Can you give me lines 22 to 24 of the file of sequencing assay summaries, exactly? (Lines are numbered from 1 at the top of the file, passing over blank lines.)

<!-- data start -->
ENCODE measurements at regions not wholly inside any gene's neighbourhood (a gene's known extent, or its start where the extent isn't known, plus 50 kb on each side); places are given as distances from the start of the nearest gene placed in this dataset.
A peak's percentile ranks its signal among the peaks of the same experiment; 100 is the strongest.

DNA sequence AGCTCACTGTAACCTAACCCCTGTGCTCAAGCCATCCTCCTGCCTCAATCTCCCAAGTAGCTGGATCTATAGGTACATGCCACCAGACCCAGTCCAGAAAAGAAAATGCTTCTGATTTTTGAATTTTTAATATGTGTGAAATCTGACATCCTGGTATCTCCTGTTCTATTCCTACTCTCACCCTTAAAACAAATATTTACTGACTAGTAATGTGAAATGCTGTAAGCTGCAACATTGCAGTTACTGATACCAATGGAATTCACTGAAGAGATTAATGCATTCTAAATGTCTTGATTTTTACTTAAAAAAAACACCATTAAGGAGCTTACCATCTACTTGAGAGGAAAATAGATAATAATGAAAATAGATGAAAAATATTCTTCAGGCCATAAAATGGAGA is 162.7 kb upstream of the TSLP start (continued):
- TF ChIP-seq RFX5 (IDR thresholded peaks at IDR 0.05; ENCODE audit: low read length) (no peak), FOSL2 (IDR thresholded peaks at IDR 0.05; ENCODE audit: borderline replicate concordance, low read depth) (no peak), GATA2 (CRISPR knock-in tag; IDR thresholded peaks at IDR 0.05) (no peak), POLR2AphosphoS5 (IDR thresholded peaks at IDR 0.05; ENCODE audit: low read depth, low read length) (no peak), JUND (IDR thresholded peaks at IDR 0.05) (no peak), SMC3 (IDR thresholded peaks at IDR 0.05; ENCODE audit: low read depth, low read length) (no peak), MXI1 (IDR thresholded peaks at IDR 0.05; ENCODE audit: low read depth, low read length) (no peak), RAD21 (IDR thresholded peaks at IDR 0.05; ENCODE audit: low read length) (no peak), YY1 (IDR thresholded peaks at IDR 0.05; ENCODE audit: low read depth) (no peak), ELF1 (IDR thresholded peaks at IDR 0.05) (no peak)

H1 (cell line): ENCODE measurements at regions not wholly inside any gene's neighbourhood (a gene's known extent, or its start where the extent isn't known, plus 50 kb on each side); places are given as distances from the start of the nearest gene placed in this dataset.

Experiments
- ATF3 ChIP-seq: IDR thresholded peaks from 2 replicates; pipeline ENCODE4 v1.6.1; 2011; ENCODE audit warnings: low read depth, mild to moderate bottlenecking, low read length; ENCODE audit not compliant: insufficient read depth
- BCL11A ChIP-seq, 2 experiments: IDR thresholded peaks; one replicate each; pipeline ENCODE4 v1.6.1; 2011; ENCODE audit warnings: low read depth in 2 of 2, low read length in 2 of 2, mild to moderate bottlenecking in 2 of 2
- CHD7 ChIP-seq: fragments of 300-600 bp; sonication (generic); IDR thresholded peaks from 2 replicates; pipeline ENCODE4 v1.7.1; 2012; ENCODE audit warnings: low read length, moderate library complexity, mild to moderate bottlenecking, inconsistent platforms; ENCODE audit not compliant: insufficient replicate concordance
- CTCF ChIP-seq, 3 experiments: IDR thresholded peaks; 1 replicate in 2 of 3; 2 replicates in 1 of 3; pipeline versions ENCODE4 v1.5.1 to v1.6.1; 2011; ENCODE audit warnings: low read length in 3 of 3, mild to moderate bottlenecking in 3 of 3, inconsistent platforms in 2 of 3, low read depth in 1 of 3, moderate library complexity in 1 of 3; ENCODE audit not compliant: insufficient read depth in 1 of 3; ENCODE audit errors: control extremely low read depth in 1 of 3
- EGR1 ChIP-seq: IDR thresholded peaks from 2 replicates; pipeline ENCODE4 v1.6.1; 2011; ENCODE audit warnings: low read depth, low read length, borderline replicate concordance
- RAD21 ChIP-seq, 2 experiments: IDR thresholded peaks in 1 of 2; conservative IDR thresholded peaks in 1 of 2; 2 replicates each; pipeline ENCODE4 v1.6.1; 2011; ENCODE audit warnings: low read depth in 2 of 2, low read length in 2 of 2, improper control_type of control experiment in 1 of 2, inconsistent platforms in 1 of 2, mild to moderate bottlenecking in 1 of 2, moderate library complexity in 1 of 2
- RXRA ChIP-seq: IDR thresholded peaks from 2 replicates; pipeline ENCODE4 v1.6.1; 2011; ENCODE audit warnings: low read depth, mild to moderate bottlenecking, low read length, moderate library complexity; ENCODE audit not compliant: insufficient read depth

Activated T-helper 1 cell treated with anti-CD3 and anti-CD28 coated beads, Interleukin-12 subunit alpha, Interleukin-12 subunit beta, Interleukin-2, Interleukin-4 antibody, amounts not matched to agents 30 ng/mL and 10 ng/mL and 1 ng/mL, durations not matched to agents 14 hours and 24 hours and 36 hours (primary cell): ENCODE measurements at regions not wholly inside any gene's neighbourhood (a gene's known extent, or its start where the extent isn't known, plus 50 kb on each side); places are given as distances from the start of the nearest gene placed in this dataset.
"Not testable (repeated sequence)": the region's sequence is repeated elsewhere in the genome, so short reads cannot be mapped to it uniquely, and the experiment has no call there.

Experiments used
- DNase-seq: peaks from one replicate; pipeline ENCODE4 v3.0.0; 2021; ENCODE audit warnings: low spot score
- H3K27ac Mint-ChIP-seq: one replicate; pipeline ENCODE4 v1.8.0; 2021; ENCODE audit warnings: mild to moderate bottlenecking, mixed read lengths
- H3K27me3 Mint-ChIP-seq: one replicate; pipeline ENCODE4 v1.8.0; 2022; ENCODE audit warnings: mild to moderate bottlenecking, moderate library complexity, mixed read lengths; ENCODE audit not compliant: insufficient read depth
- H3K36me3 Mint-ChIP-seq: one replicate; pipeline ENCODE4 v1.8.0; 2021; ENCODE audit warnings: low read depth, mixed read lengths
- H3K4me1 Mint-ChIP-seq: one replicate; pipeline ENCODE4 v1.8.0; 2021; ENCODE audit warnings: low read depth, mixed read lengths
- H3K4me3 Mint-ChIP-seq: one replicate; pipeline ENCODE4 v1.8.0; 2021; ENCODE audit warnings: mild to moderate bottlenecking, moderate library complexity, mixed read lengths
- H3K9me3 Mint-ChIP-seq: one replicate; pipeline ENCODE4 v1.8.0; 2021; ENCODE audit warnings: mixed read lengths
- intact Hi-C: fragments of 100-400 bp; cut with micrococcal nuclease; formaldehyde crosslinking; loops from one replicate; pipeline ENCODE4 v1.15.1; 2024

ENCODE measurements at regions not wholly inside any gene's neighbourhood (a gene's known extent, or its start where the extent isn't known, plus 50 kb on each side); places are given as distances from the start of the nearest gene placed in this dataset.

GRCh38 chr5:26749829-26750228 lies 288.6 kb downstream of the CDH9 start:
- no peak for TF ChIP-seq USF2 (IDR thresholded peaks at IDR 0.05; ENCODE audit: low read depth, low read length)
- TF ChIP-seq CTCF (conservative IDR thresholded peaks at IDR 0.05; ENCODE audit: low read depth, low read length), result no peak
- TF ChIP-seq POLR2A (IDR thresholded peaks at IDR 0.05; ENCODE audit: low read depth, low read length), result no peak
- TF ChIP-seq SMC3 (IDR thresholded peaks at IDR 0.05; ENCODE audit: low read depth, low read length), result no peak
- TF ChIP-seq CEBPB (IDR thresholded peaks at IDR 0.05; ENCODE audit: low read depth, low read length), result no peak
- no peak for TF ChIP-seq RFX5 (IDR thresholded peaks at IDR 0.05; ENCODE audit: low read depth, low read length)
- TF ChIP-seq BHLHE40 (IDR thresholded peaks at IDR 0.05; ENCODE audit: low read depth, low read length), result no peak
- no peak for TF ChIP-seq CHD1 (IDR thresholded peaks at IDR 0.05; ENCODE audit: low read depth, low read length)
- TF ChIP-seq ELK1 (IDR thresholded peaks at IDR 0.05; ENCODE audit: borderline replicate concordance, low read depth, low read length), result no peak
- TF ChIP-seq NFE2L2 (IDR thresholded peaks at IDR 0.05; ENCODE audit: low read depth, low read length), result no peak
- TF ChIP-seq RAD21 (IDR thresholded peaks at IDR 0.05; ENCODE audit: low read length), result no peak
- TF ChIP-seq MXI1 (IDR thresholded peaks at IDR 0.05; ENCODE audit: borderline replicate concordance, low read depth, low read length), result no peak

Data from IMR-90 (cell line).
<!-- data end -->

- H3K4me3 Mint-ChIP-seq: one replicate; pipeline ENCODE4 v1.8.0; 2021; ENCODE audit warnings: mild to moderate bottlenecking, moderate library complexity, mixed read lengths
- H3K9me3 Mint-ChIP-seq: one replicate; pipeline ENCODE4 v1.8.0; 2021; ENCODE audit warnings: mixed read lengths
- intact Hi-C: fragments of 100-400 bp; cut with micrococcal nuclease; formaldehyde crosslinking; loops from one replicate; pipeline ENCODE4 v1.15.1; 2024